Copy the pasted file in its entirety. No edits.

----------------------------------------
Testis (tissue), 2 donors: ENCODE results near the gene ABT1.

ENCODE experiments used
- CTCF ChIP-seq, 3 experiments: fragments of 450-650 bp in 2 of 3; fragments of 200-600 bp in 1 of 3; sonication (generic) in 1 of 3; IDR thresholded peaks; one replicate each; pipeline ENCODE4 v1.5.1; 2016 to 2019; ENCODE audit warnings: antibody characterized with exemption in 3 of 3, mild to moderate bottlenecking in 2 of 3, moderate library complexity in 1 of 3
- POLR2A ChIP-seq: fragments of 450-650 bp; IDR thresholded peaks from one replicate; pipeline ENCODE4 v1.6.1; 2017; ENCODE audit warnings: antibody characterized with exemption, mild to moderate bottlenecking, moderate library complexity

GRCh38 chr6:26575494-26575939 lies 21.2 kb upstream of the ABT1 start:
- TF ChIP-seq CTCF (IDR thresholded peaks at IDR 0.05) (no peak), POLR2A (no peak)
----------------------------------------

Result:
Testis (tissue), 2 donors: ENCODE results near the gene ABT1.

ENCODE experiments used
- CTCF ChIP-seq, 3 experiments: fragments of 450-650 bp in 2 of 3; fragments of 200-600 bp in 1 of 3; sonication (generic) in 1 of 3; IDR thresholded peaks; one replicate each; pipeline ENCODE4 v1.5.1; 2016 to 2019; ENCODE audit warnings: antibody characterized with exemption in 3 of 3, mild to moderate bottlenecking in 2 of 3, moderate library complexity in 1 of 3
- POLR2A ChIP-seq: fragments of 450-650 bp; IDR thresholded peaks from one replicate; pipeline ENCODE4 v1.6.1; 2017; ENCODE audit warnings: antibody characterized with exemption, mild to moderate bottlenecking, moderate library complexity

GRCh38 chr6:26575494-26575939 lies 21.2 kb upstream of the ABT1 start:
- TF ChIP-seq CTCF (IDR thresholded peaks at IDR 0.05) (no peak), POLR2A (no peak)